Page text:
The developers have also offered to add a new 0.25% transfer tax on the resale of all homes within the project to support health and social programs in the area, donate at least 1,000 surf hours per year for charitable uses and contribute $1.5 million to a turf-reduction program in the La Quinta area.
James Vaughn, an attorney representing the Coral Mountain developers, ran through all of the new benefits offered by the project’s backers, noting the tax revenue it would bring the city through the plan's short-term rentals, as well as the other funding for local community programs and upgrades to a nearby substation.
“The project protects the environment and enhances water conservation (through the turf rebate program),” Vaughn said. “The project has no impact on the quality of life or the surrounding residents.”
“When you balance the project's benefits against any negative effects, it's not even close,” he added. ”This project is a clear winner for the city and for its residents.”
But the proposed benefits ultimately didn't move the needle for members of the council. Mayor Linda Evans said the public benefits were "too little, too late" in changing the public perception on the project.
Others at the meeting pushed back strongly against the developer's notion that the project promotes water conservation. Local resident Laura Dolata questioned how the project could be allowed to proceed as California residents are being asked to conserve water amid a historic statewide drought.
“We're at a point in history where we cannot be freely wasteful of water,” Dolata said. “While the rest of the world is screaming about water conservation, including all the experts and scientists, the federal and state governments, the developers say, ‘No problem, we have plenty of water’ — yet the rest of us who live here must conserve and reduce our water usage and will in fact be penalized for overuse.”
Dolata also argued changing the area’s zone to include tourist commercial zoning — which would allow for the 150-room hotel, wave basin and other resort amenities — would be unfair to nearby neighbors, calling such a move “completely contradictory to the whole concept of why zoning laws exist in the first place.”
Her comments on the proposed zoning changes were echoed by other residents, including one who said such a move would be a “breach of trust” by the council against its constituents.
In their initial presentation, the project’s developers noted similar developments — with tourist commercial zones in close proximity to residential areas — exist in other parts of the city, pointing to the La Quinta Resort and the Rancho La Quinta Country Club as examples.
A 750-home community with 18-hole golf course was previously approved for the Coral Mountain development. But supporters of the project argued the valley has more than enough golf courses, while the wave pool would offer a new attraction to younger people in the area.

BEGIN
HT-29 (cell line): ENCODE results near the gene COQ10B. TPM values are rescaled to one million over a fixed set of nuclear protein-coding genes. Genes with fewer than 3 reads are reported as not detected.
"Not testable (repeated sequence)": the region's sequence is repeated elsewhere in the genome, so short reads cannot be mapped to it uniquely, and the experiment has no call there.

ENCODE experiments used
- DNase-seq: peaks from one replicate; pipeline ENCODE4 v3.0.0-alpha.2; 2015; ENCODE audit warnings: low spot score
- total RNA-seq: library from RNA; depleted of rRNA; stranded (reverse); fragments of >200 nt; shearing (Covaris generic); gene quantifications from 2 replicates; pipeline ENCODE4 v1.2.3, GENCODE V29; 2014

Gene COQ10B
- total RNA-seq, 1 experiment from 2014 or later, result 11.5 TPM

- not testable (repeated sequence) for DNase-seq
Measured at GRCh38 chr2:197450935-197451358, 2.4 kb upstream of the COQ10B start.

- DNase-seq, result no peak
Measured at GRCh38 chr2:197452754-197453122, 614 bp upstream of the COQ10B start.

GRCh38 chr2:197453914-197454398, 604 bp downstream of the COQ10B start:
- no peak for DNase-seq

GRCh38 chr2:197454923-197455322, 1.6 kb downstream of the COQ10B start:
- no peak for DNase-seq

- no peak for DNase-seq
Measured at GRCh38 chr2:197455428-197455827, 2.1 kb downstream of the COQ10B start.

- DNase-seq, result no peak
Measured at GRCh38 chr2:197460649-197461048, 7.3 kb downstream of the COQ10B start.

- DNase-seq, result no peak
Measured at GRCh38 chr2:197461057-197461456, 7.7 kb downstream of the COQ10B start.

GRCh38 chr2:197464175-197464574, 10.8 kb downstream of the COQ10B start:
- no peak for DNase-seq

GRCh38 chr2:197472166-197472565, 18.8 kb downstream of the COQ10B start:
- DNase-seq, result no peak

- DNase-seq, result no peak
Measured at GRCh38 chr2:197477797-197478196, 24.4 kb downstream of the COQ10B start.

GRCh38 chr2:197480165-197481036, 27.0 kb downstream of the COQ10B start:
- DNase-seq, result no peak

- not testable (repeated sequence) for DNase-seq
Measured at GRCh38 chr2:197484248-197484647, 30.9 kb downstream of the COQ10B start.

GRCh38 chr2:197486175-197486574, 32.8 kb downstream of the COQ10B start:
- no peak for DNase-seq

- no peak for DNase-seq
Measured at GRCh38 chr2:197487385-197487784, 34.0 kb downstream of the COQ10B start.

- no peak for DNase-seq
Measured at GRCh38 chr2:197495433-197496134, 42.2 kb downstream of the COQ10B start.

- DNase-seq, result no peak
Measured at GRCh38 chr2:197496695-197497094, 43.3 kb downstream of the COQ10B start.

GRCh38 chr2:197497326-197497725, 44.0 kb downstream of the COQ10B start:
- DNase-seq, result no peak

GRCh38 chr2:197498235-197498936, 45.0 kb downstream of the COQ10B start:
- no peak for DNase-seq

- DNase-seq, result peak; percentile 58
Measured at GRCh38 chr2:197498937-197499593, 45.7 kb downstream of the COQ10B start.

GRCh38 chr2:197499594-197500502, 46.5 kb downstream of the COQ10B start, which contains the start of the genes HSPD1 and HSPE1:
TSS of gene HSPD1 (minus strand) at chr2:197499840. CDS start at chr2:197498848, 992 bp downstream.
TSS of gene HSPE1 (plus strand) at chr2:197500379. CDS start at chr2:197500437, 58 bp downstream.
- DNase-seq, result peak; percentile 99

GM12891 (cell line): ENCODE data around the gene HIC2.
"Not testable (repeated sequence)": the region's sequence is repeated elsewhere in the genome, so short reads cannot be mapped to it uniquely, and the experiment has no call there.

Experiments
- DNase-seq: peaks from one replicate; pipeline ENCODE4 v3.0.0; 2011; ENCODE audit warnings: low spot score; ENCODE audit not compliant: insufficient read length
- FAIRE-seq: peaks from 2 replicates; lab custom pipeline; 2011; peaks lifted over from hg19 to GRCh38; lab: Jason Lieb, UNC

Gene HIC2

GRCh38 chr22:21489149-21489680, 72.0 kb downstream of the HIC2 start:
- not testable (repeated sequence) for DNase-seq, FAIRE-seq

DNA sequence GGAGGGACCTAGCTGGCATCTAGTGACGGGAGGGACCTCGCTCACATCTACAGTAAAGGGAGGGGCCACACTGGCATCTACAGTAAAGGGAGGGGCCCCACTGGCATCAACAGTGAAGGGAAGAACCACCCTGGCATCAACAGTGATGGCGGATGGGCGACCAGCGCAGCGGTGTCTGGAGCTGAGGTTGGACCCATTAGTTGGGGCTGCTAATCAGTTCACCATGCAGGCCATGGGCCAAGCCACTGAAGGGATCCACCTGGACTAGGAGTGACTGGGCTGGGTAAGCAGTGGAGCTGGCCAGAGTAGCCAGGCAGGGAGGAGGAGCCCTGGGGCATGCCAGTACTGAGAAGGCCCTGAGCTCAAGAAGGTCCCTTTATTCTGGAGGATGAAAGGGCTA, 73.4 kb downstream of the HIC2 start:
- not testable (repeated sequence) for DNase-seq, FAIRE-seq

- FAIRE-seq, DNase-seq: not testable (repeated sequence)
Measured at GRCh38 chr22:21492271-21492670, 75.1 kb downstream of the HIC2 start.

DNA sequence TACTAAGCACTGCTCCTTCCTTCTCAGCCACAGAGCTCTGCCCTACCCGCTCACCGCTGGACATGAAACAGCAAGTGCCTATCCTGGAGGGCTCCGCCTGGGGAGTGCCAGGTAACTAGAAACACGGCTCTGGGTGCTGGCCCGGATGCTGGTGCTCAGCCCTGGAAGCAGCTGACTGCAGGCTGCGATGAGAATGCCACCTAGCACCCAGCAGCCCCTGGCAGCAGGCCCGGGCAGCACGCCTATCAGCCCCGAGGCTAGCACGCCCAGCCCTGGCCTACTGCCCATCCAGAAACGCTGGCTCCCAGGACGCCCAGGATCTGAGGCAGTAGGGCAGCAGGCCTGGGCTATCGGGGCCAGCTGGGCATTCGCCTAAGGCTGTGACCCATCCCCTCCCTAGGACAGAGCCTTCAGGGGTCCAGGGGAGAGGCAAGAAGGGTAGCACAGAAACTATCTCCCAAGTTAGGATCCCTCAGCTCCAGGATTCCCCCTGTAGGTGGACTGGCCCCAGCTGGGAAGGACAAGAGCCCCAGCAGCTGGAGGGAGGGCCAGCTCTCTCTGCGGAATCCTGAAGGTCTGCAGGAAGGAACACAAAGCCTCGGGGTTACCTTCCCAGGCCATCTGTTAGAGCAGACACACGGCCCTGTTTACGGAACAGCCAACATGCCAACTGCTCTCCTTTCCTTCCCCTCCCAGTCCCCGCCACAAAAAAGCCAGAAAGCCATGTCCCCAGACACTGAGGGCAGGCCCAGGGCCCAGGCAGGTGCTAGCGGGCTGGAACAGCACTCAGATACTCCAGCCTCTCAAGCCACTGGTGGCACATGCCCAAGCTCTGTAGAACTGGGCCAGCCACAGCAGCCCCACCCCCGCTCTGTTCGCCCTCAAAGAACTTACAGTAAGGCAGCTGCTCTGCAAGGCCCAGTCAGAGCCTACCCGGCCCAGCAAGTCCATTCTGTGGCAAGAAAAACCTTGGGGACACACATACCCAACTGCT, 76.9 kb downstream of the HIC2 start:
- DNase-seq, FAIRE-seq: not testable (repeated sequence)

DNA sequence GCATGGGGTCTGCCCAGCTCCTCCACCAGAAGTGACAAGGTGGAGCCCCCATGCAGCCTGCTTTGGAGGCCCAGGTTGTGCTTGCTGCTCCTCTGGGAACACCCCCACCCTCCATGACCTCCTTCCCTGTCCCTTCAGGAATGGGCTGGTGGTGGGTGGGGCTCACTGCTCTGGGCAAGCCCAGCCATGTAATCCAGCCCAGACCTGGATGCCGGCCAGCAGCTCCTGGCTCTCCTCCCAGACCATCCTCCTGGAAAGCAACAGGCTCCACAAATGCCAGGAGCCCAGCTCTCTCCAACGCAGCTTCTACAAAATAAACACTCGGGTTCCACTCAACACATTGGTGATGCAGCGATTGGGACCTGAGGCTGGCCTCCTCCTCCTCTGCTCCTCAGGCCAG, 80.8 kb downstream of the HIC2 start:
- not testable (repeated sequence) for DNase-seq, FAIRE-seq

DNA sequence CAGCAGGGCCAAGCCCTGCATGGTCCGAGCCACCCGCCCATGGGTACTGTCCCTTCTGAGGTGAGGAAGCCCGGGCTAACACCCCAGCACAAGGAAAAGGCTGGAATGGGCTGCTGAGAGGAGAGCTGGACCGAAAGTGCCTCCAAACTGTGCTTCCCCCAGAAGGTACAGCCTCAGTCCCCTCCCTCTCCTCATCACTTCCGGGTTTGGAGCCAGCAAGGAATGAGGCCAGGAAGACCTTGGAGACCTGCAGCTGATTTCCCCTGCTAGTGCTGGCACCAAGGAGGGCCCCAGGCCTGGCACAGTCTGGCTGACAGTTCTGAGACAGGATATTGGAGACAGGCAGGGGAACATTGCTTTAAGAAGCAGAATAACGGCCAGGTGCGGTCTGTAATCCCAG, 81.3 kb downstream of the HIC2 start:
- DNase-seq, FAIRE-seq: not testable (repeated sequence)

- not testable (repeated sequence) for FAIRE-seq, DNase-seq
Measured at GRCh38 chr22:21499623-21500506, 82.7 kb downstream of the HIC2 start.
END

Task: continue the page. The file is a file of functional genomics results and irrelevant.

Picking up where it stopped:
The development project also had the support of the La Quinta Chamber of Commerce, as well as the Southern California Builders Association. Joe Hammer, who has properties in La Quinta and the nearby Vista Santa Rosa area, encouraged the council to approve the project, arguing it would set the course for future development in the city.
“We have to look in the future -- This is not just one project,” Hammer said. “Other developers are looking at us … (If) La Quinta is not open for business, I know where they're going: right across the street from where I'm at, which is Vista Santa Rosa.”
However, the council ultimately decided against advancing the development, despite some admitting the wave pool would be an attractive amenity for La Quinta.
"I think this is a cool project — I really do — but I don't think it's in the right location, and maybe the timing isn't great because of the drought," Evans said.
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"But I feel like La Quinta would deserve a project like this someplace in the city," she added. "I think that we can be on the forefront of having something like this in different times, and maybe that's where our sphere of influence comes in."
It wasn't immediately clear what will happen with the existing plans for the nearly 400-acre plot of land, but John Gamlin, president of CM Wave Development LLC, told The Desert Sun his team will soon begin evaluating its options.
"We’re disappointed with last night’s outcome and will evaluate our options in the near future," Gamlin said in an email Thursday morning.
Councilmember John Peña noted the hearing "could've gone either way," adding it certainly won't be the last tough development decision to come before the city council.
Clarification: This story has been updated to clarify the water surface and size of the wave basin included in the final proposal before the council.